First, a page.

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The European Journal of Health Economics

, Volume 17, Issue 5, pp 611–628 | Cite as

Redistribution through social health insurance: evidence on citizen preferences

  • Christian Pfarr
  • Andreas SchmidEmail author
Original Paper

Abstract

The extent of social health insurance (SHI) and supplementary private insurance is frequently analyzed in public choice. Most of these analyses build on the model developed by Gouveia (1997), who defines the extent of SHI as consequence of a choice by self-interested voters. In this model, an indicator reflecting individuals’ relative income position and relative risk of falling ill determines the voting decision. Up to now, no empirical evidence for this key assumption has been available. We test the effect of this indicator on individuals’ preferences for the extent of SHI in a setting with mandatory SHI that can be supplemented by private insurance. The data is based on a DCE conducted in the field with a representative sample of 1538 German citizens in 2012. Conditional logit and latent class models are used to analyze preference heterogeneity. Our findings strongly support the assumptions of the models. Individuals likely to benefit from public coverage show a positive marginal willingness to pay (MWTP) for both a shift away from other beneficiary groups toward the sick and an expansion of publicly financed resources, and the expected net payers have a negative MWTP and prefer lower levels of public coverage.

Keywords

Social health insurance Preferences Discrete choice experiment 

JEL Classification

H23 H51 I13 C93 

Notes

Acknowledgments

We thank three anonymous referees for very helpful comments and suggestions. The authors gratefully acknowledge financial support from the German Research Foundation (DFG). We are also grateful to Martina Wagner for her assistance in preparing the discrete choice experiment as well as the socioeconomic questionnaire. We would also like to thank Pedro Pita Barros, Albert Ma, Marlies Ahlert, Tor Iversen, Matthias Kifmann, Laura Birg and the conference participants at the 2014 Meeting of the iHEA/ECHE in Dublin, the 2013 Annual Meeting of the German Association of Health Economics (dggö) in Essen, the 2013 Meeting of the NHESG in Oslo as well as seminar participants at the CINCH summer school in Essen, the Brown-Bag seminar at the University of Bayreuth and the DIBOGS seminar in Düsseldorf for helpful comments and suggestions. All remaining errors are ours. The study was funded by the German Research Foundation (DFG): UL163/4-2.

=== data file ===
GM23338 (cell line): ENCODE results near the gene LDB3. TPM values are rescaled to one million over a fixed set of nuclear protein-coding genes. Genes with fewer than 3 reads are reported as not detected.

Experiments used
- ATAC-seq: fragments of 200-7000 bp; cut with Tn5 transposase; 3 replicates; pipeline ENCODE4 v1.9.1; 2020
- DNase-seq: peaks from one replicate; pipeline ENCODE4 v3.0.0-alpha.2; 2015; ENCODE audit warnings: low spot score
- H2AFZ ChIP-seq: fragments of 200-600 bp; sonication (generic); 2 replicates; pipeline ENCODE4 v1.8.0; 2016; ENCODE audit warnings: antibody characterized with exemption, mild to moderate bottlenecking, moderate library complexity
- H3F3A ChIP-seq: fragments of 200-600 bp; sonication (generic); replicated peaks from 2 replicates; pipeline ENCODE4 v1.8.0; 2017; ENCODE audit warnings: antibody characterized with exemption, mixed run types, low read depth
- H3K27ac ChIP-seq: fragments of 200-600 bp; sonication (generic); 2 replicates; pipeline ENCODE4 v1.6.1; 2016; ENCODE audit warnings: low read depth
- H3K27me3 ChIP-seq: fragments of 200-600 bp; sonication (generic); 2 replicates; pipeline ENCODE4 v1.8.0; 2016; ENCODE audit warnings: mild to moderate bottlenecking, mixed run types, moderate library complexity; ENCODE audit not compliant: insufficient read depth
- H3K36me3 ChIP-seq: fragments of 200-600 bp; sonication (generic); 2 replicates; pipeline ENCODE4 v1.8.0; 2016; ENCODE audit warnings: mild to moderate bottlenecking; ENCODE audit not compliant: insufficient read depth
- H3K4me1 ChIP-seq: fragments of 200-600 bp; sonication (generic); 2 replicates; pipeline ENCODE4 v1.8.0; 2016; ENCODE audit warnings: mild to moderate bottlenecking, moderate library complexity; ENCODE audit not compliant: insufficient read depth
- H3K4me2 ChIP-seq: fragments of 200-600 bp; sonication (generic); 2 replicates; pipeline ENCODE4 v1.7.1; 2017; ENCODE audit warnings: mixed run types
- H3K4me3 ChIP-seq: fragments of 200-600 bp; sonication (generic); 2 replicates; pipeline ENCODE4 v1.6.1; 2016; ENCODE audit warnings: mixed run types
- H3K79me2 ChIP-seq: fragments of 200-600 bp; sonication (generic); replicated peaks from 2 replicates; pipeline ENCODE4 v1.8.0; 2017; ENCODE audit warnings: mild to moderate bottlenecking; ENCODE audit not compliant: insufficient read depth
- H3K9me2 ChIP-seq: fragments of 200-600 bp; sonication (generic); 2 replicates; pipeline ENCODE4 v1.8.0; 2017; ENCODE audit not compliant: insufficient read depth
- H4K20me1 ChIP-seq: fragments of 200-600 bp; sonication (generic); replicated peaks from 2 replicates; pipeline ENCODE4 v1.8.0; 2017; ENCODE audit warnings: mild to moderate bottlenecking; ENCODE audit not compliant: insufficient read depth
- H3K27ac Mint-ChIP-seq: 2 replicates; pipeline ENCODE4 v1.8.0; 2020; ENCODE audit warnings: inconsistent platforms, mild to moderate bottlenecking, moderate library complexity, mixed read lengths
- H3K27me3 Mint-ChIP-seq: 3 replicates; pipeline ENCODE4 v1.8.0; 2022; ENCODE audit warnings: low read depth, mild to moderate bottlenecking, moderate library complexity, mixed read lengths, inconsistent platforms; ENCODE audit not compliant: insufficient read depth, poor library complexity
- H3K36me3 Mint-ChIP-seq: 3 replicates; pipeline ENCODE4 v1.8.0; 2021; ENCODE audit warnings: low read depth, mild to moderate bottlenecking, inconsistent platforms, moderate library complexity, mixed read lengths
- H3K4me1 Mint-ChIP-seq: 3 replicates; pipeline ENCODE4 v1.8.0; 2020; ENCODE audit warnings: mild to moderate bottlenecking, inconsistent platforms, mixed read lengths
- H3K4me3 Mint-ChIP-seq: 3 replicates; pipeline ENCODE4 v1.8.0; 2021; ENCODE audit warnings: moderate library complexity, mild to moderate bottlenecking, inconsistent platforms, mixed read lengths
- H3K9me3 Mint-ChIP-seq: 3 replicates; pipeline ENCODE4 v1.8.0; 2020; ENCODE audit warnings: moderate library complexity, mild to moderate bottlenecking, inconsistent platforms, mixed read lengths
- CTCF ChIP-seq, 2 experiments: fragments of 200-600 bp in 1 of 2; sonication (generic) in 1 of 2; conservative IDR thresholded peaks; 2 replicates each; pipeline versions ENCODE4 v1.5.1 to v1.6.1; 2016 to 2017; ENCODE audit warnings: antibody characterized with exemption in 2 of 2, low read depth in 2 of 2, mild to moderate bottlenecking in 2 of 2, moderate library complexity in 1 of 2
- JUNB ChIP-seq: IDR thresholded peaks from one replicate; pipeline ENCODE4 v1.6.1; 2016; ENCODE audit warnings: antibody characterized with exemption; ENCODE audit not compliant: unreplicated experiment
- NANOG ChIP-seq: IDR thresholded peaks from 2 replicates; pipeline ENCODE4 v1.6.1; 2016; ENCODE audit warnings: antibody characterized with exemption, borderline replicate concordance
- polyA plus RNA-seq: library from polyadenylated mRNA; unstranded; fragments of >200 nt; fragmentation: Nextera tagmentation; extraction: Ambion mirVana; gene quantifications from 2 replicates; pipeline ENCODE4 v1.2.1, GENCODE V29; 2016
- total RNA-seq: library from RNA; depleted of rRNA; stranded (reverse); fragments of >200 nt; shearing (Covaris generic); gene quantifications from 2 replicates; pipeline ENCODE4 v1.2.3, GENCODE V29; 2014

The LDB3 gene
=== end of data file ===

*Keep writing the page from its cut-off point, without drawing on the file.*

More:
Conflict of interest

No potential conflicts of interest exist.

Supplementary material

10198_2015_704_MOESM1_ESM.pdf (632 kb)
Supplementary material 1 (PDF 631 kb)

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Copyright information

© Springer-Verlag Berlin Heidelberg 2015

Authors and Affiliations

  1. 1.Department of Law and Economics, Institute of Public FinanceUniversity of BayreuthBayreuthGermany
  2. 2.Department of Law and Economics, Health ManagementUniversity of BayreuthBayreuthGermany

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